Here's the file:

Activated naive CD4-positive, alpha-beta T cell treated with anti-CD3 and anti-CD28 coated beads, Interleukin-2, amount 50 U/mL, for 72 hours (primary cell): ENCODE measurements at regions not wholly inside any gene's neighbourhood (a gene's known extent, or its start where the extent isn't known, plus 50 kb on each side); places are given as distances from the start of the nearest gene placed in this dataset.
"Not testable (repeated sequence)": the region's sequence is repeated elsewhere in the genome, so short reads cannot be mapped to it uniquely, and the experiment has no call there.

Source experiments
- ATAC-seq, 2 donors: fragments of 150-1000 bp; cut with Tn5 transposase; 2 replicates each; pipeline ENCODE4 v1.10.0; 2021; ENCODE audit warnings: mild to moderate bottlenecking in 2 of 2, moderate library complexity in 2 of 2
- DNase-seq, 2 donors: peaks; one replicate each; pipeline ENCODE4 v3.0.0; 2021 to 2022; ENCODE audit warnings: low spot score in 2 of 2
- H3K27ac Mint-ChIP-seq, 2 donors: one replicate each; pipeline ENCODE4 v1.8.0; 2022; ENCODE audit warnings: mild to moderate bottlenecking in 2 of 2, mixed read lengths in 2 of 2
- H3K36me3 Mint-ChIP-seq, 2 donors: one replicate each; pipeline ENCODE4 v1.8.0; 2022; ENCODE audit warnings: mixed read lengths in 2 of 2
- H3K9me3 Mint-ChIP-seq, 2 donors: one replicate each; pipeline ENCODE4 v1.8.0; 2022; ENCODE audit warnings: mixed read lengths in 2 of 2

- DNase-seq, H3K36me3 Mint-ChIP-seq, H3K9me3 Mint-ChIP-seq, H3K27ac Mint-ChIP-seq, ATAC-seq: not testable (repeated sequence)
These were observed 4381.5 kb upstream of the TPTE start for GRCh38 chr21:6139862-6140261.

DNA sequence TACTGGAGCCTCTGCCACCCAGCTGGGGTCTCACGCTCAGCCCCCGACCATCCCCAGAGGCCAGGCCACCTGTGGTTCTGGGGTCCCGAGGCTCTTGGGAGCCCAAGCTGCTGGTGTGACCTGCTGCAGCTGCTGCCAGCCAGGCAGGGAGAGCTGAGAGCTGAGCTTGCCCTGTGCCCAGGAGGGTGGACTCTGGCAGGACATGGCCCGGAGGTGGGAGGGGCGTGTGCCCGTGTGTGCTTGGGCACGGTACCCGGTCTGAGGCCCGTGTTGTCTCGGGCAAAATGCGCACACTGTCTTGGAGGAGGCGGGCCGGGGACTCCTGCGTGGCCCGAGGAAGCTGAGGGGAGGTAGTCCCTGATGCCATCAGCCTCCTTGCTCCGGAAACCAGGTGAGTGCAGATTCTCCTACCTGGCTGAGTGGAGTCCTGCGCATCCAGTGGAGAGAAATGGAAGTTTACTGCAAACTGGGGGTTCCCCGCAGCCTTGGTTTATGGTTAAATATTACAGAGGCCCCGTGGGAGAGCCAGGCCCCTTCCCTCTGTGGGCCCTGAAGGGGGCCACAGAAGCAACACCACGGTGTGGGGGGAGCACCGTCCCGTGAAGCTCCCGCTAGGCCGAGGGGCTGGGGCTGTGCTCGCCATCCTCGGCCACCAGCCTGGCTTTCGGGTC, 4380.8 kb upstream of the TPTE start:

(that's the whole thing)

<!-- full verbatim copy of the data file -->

Activated naive CD4-positive, alpha-beta T cell treated with anti-CD3 and anti-CD28 coated beads, Interleukin-2, amount 50 U/mL, for 72 hours (primary cell): ENCODE measurements at regions not wholly inside any gene's neighbourhood (a gene's known extent, or its start where the extent isn't known, plus 50 kb on each side); places are given as distances from the start of the nearest gene placed in this dataset.
"Not testable (repeated sequence)": the region's sequence is repeated elsewhere in the genome, so short reads cannot be mapped to it uniquely, and the experiment has no call there.

Source experiments
- ATAC-seq, 2 donors: fragments of 150-1000 bp; cut with Tn5 transposase; 2 replicates each; pipeline ENCODE4 v1.10.0; 2021; ENCODE audit warnings: mild to moderate bottlenecking in 2 of 2, moderate library complexity in 2 of 2
- DNase-seq, 2 donors: peaks; one replicate each; pipeline ENCODE4 v3.0.0; 2021 to 2022; ENCODE audit warnings: low spot score in 2 of 2
- H3K27ac Mint-ChIP-seq, 2 donors: one replicate each; pipeline ENCODE4 v1.8.0; 2022; ENCODE audit warnings: mild to moderate bottlenecking in 2 of 2, mixed read lengths in 2 of 2
- H3K36me3 Mint-ChIP-seq, 2 donors: one replicate each; pipeline ENCODE4 v1.8.0; 2022; ENCODE audit warnings: mixed read lengths in 2 of 2
- H3K9me3 Mint-ChIP-seq, 2 donors: one replicate each; pipeline ENCODE4 v1.8.0; 2022; ENCODE audit warnings: mixed read lengths in 2 of 2

- DNase-seq, H3K36me3 Mint-ChIP-seq, H3K9me3 Mint-ChIP-seq, H3K27ac Mint-ChIP-seq, ATAC-seq: not testable (repeated sequence)
These were observed 4381.5 kb upstream of the TPTE start for GRCh38 chr21:6139862-6140261.

DNA sequence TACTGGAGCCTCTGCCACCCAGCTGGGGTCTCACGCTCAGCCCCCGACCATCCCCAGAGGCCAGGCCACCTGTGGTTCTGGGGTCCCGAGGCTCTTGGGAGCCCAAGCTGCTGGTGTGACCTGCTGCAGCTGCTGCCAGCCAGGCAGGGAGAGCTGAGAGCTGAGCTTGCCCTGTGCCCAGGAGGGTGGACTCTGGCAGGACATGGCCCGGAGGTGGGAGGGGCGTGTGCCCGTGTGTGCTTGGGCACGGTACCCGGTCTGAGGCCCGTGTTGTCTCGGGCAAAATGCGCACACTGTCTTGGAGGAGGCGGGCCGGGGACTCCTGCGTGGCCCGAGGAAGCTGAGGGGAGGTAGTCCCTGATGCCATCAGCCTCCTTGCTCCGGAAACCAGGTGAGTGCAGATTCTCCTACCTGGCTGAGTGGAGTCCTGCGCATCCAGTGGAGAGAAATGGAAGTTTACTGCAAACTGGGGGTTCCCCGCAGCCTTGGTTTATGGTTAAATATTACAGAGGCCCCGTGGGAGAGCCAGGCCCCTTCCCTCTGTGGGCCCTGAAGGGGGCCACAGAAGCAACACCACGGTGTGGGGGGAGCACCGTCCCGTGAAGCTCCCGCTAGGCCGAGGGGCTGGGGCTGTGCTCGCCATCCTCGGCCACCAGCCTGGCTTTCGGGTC, 4380.8 kb upstream of the TPTE start: